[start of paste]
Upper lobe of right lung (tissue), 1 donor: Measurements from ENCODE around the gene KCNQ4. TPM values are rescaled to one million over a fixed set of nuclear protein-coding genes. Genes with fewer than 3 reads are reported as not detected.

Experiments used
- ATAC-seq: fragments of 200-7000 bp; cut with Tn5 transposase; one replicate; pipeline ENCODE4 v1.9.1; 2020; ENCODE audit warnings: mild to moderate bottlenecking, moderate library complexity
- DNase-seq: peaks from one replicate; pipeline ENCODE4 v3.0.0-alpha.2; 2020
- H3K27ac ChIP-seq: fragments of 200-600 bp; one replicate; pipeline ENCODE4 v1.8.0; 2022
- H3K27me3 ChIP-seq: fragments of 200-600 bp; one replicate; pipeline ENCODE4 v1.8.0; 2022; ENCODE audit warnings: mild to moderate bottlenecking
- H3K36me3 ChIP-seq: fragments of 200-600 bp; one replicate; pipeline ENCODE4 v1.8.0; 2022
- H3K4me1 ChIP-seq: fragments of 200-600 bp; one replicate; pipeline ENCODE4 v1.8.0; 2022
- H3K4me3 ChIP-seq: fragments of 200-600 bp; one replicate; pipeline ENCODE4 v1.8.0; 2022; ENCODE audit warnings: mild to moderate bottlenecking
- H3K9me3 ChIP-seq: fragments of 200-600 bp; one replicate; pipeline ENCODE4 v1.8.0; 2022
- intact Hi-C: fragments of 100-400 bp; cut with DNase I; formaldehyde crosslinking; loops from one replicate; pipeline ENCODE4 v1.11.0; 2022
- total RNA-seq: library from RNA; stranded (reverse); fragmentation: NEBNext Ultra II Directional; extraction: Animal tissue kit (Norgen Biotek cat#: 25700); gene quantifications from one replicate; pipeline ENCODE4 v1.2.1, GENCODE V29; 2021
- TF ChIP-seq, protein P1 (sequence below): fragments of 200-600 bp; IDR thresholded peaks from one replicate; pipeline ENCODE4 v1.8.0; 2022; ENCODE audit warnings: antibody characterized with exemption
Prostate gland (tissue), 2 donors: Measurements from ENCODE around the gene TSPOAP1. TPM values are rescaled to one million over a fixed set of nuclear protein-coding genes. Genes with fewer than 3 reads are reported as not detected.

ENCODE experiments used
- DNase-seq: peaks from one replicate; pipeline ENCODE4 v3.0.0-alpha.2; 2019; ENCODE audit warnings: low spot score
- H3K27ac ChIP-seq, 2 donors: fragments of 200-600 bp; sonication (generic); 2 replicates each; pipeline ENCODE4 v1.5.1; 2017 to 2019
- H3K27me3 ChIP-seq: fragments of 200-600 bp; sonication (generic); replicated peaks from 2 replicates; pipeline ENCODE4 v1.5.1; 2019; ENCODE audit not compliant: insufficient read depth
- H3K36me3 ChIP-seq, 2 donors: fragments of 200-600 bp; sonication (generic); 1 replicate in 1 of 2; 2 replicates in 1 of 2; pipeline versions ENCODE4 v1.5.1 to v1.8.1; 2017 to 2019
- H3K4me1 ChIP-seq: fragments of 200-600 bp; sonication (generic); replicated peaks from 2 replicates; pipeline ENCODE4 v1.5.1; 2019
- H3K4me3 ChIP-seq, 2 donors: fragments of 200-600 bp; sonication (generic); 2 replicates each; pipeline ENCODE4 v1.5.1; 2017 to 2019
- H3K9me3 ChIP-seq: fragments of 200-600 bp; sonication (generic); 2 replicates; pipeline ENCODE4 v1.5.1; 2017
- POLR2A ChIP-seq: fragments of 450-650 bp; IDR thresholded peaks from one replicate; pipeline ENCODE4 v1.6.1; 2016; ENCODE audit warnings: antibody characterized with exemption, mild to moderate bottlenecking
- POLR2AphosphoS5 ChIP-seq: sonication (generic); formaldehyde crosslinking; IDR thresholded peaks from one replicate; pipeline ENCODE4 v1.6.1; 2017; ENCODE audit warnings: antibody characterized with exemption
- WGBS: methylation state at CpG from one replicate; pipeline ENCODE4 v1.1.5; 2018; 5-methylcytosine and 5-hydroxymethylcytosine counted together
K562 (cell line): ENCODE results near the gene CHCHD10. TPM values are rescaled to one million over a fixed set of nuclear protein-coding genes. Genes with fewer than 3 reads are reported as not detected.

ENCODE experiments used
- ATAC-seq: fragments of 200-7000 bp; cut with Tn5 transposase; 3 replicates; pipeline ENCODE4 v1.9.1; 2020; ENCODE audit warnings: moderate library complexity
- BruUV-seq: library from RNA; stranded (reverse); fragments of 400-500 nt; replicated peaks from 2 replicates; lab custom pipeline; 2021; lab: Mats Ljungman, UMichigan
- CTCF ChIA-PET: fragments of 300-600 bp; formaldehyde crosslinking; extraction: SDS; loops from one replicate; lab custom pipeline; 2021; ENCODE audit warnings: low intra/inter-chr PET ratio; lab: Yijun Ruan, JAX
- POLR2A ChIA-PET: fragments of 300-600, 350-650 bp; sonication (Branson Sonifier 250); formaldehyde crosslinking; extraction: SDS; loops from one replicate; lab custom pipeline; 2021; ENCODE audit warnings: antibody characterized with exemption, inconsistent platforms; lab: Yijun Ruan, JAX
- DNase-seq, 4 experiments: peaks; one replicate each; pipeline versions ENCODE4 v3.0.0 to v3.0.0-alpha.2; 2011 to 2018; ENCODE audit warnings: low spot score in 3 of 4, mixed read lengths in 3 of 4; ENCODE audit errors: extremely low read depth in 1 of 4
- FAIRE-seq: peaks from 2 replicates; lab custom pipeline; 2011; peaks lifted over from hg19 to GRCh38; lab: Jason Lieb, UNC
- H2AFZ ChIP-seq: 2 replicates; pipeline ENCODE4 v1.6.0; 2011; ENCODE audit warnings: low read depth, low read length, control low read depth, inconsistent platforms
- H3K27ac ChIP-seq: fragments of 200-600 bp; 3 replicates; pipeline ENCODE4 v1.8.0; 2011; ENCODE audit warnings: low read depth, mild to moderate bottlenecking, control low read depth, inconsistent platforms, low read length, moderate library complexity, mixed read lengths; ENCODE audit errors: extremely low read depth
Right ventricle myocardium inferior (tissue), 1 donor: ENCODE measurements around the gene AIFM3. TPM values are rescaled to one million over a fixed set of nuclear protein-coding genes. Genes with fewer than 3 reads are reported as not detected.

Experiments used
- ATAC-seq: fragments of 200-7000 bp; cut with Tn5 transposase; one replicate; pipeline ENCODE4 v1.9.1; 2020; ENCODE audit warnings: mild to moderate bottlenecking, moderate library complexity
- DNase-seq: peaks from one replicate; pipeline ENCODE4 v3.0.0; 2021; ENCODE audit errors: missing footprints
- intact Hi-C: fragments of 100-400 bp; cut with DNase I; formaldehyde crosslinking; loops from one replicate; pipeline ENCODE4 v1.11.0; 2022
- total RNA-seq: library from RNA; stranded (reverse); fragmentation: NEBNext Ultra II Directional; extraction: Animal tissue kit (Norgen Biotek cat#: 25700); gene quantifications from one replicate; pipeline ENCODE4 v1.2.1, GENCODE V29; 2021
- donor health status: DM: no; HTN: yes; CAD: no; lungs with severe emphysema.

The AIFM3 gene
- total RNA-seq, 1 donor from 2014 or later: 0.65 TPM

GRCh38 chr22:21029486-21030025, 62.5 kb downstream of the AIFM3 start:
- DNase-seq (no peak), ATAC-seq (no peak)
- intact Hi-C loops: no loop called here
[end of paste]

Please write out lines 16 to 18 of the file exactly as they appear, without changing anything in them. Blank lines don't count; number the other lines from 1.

- DNase-seq: peaks from one replicate; pipeline ENCODE4 v3.0.0-alpha.2; 2019; ENCODE audit warnings: low spot score
- H3K27ac ChIP-seq, 2 donors: fragments of 200-600 bp; sonication (generic); 2 replicates each; pipeline ENCODE4 v1.5.1; 2017 to 2019
- H3K27me3 ChIP-seq: fragments of 200-600 bp; sonication (generic); replicated peaks from 2 replicates; pipeline ENCODE4 v1.5.1; 2019; ENCODE audit not compliant: insufficient read depth